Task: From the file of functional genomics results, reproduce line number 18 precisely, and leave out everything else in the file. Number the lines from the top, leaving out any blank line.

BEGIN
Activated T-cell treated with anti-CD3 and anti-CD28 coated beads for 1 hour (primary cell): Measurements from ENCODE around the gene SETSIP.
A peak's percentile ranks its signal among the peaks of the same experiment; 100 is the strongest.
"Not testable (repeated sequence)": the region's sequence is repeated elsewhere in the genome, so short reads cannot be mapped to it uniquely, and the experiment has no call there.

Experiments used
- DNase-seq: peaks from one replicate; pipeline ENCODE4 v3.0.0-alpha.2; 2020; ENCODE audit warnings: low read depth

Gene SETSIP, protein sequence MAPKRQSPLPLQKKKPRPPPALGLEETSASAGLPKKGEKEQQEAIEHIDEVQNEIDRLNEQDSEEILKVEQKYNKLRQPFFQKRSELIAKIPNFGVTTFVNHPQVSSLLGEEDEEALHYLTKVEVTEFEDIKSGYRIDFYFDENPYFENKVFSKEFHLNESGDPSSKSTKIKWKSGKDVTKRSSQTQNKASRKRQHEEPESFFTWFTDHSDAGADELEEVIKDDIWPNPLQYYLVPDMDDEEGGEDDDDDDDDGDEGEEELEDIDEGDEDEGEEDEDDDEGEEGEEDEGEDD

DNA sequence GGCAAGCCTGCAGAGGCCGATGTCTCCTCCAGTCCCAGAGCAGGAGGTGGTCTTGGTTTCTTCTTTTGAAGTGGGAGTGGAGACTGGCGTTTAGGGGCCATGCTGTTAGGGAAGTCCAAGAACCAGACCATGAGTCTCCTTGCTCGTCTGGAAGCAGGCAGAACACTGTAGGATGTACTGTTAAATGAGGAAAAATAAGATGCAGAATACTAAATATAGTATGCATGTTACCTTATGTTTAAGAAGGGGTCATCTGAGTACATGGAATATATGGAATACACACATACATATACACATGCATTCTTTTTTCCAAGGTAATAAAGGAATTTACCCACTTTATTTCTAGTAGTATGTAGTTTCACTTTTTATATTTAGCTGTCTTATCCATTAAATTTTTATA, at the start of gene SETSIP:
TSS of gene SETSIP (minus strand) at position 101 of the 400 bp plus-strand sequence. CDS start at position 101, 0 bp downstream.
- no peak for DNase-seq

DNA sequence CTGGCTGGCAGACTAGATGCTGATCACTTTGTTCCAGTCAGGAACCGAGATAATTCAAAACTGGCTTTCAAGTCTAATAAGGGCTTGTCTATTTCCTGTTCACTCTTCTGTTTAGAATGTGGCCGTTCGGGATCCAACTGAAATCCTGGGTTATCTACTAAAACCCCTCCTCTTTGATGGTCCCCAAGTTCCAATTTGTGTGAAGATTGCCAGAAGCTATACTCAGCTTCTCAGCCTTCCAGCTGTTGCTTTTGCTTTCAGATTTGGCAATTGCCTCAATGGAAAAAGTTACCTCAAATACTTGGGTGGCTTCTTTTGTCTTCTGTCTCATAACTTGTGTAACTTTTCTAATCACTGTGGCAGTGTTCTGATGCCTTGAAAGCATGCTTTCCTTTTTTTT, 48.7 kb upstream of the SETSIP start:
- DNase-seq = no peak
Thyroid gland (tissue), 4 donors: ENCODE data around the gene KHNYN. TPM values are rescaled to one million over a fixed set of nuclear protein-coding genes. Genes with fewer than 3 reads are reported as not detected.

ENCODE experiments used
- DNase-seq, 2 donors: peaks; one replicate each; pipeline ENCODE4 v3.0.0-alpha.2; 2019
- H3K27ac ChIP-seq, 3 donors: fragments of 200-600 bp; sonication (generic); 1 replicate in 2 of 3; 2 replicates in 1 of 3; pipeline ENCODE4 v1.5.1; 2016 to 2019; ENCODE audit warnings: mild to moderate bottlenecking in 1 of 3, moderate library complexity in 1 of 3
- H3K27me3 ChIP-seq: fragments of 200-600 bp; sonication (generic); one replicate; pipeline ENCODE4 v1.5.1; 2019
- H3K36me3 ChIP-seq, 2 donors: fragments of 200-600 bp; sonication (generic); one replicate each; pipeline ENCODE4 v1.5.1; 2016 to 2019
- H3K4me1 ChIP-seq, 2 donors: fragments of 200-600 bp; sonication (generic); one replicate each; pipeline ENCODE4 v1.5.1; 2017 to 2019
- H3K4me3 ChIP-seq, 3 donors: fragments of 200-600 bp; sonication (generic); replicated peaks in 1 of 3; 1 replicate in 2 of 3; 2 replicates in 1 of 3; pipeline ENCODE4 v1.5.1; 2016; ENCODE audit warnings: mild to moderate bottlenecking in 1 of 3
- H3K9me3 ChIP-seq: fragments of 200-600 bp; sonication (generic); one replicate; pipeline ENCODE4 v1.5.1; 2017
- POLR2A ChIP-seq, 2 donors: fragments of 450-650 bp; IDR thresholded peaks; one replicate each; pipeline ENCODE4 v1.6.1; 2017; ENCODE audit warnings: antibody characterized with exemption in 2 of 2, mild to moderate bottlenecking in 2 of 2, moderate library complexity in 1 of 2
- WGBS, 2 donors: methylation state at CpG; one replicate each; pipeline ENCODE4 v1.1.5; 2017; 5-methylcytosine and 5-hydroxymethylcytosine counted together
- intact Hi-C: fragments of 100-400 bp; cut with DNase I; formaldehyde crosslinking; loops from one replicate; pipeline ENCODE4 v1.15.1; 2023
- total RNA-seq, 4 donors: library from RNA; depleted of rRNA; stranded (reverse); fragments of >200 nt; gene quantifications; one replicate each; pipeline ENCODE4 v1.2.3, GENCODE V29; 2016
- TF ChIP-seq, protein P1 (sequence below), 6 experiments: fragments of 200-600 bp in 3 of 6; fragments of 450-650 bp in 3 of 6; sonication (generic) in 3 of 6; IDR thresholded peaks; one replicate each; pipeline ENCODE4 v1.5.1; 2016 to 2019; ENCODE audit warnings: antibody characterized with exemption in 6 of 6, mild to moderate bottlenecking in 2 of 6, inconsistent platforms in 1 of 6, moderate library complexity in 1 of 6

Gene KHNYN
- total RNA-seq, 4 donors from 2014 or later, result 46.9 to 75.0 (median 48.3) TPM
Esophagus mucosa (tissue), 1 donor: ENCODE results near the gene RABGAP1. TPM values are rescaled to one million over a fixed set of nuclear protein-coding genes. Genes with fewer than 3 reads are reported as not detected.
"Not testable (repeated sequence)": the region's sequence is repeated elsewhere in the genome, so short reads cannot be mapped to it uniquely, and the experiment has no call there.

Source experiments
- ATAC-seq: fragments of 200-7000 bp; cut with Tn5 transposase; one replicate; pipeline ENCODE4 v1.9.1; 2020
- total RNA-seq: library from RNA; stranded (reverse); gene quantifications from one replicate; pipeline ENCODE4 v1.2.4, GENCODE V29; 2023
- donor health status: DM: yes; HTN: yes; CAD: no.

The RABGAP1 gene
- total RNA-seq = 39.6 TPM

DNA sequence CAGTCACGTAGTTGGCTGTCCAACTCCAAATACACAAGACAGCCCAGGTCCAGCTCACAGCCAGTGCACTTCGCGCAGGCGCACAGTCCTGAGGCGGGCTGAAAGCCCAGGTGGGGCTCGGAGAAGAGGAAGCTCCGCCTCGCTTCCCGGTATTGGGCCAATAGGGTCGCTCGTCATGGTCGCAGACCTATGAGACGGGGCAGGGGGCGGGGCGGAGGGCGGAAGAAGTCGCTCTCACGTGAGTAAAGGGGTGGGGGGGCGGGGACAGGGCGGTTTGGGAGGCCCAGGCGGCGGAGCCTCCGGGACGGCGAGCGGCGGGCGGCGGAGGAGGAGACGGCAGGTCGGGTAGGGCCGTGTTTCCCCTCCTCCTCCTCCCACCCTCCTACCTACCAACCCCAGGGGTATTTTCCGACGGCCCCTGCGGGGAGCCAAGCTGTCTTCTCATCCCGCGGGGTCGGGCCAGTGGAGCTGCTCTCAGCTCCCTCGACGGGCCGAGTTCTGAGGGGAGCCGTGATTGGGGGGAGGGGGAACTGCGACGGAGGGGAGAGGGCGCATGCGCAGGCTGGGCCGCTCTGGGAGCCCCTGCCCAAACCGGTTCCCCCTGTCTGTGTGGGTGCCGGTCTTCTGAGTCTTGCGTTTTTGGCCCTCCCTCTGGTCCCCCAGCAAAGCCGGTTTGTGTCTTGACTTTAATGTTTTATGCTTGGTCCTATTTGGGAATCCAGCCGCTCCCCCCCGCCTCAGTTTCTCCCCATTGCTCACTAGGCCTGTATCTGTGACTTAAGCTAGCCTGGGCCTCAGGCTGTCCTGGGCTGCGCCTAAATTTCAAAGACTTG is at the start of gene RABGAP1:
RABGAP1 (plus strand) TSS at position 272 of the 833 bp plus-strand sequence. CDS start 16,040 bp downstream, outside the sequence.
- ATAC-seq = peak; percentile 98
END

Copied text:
- H3K4me1 ChIP-seq, 2 donors: fragments of 200-600 bp; sonication (generic); one replicate each; pipeline ENCODE4 v1.5.1; 2017 to 2019